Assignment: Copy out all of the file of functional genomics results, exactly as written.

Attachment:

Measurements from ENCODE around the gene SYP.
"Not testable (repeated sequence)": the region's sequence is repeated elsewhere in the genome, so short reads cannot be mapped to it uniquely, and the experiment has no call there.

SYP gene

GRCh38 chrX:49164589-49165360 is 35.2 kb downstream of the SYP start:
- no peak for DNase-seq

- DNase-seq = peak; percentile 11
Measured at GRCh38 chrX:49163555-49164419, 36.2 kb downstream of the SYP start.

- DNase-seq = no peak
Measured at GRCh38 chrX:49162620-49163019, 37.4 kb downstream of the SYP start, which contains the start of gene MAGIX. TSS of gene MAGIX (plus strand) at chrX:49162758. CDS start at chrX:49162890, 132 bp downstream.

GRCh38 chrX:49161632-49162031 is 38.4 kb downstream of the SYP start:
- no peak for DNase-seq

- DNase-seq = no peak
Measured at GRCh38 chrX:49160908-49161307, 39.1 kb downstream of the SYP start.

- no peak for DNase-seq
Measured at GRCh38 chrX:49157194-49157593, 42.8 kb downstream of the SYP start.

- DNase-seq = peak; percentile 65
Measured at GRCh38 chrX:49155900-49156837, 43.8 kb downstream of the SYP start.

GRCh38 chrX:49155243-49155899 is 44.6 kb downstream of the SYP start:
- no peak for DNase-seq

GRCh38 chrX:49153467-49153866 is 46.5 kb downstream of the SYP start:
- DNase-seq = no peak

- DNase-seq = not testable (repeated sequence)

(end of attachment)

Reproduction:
Measurements from ENCODE around the gene SYP.
"Not testable (repeated sequence)": the region's sequence is repeated elsewhere in the genome, so short reads cannot be mapped to it uniquely, and the experiment has no call there.

SYP gene

GRCh38 chrX:49164589-49165360 is 35.2 kb downstream of the SYP start:
- no peak for DNase-seq

- DNase-seq = peak; percentile 11
Measured at GRCh38 chrX:49163555-49164419, 36.2 kb downstream of the SYP start.

- DNase-seq = no peak
Measured at GRCh38 chrX:49162620-49163019, 37.4 kb downstream of the SYP start, which contains the start of gene MAGIX. TSS of gene MAGIX (plus strand) at chrX:49162758. CDS start at chrX:49162890, 132 bp downstream.

GRCh38 chrX:49161632-49162031 is 38.4 kb downstream of the SYP start:
- no peak for DNase-seq

- DNase-seq = no peak
Measured at GRCh38 chrX:49160908-49161307, 39.1 kb downstream of the SYP start.

- no peak for DNase-seq
Measured at GRCh38 chrX:49157194-49157593, 42.8 kb downstream of the SYP start.

- DNase-seq = peak; percentile 65
Measured at GRCh38 chrX:49155900-49156837, 43.8 kb downstream of the SYP start.

GRCh38 chrX:49155243-49155899 is 44.6 kb downstream of the SYP start:
- no peak for DNase-seq

GRCh38 chrX:49153467-49153866 is 46.5 kb downstream of the SYP start:
- DNase-seq = no peak

- DNase-seq = not testable (repeated sequence)